32  The primary purpose of the first draft is to get your ideas into some coherent order—to fashion your essay into an argument.  Polishing it comes later.  Do it quickly  leave it for a day or two. The First Draft

33  are the points made relevant?  is it on topic?  does it fully answer the question?  is the argument logical?  are the points in the ‘right’ order and supported with examples?  is it convincing?  is it the right length  Read through your essay with cohesion in mind. Is the relationship between one paragraph and the next clear? Edit the rough draft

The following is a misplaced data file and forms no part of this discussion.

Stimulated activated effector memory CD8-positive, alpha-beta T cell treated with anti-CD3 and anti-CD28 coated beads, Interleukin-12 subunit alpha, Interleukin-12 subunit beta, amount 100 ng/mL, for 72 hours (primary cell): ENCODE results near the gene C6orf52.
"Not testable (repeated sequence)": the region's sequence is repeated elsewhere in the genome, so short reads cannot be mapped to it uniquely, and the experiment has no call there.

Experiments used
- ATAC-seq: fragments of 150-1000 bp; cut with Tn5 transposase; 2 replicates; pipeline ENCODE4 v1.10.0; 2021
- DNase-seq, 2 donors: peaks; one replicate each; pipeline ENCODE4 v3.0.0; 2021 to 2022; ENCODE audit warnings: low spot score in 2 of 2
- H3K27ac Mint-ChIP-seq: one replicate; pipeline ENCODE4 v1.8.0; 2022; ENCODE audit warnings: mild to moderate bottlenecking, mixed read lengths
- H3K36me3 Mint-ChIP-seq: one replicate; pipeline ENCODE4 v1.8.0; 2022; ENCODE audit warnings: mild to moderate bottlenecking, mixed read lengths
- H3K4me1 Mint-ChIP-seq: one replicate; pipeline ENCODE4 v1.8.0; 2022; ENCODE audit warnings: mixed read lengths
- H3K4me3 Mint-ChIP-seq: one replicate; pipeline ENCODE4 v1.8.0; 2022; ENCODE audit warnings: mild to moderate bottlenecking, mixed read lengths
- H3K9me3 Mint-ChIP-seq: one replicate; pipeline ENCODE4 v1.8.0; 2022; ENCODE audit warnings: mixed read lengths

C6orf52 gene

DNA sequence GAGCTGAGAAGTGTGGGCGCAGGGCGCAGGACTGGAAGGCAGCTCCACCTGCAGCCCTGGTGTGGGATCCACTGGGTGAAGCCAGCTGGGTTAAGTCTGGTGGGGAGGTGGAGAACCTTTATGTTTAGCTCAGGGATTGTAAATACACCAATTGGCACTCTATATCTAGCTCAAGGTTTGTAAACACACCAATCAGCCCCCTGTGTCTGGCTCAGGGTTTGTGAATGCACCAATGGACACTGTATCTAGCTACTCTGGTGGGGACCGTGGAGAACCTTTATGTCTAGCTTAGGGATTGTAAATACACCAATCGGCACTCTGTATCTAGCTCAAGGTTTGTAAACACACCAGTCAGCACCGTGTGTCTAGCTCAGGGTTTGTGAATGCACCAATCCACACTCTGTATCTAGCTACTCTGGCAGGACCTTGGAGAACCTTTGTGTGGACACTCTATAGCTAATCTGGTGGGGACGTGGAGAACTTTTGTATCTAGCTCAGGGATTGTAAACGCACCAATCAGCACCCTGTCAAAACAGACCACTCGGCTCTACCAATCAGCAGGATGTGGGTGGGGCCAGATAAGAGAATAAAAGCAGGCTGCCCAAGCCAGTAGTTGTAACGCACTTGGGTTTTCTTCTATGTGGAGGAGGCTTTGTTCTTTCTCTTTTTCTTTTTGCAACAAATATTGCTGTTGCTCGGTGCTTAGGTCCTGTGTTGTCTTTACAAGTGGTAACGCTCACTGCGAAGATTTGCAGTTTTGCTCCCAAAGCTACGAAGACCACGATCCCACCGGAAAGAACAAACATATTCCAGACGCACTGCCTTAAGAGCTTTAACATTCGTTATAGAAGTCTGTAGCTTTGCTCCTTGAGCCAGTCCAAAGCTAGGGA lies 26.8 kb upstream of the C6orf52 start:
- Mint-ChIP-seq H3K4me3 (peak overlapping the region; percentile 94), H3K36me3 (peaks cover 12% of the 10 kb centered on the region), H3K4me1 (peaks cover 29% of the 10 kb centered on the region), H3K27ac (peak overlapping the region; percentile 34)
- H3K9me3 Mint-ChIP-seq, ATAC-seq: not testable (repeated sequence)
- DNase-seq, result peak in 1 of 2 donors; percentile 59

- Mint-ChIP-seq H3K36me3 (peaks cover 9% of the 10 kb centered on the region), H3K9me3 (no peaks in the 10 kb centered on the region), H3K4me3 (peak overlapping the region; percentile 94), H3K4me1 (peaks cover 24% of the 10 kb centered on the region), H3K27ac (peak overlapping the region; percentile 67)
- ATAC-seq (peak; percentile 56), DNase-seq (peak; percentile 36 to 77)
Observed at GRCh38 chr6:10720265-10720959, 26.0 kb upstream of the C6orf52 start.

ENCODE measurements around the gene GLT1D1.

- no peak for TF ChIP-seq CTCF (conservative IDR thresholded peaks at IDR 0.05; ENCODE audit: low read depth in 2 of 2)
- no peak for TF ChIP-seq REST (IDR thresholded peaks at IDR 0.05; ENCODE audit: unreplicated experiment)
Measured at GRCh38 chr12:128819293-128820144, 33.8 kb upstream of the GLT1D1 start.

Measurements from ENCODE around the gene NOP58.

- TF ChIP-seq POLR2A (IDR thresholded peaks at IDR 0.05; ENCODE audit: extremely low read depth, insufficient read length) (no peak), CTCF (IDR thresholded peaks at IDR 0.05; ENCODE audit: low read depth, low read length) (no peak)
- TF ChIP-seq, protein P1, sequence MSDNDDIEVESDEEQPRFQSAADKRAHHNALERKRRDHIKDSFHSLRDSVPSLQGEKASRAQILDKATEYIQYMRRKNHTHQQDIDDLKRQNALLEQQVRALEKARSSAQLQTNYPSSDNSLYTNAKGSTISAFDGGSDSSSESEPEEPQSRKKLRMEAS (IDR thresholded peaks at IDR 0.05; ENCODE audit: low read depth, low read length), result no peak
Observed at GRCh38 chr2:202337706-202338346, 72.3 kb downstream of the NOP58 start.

34 The Second Draft  The purpose of the second draft is to achieve clarity—saying what you mean. Are the sentences in each paragraph ordered logically Are the sentences grammatically correct including ensuring that they are actually sentences. Delete any repetitive or extraneous material Ensure paragraphs are linked and that the essay flows easily Ensure that the style is appropriate and consistent

35 The third draft  The third draft is for editing and polishing. Here you want to make sure that you’ve used the right word in the right place; that there are no spelling mistakes; that the essay says exactly what you want it to say, and does so concisely and clearly.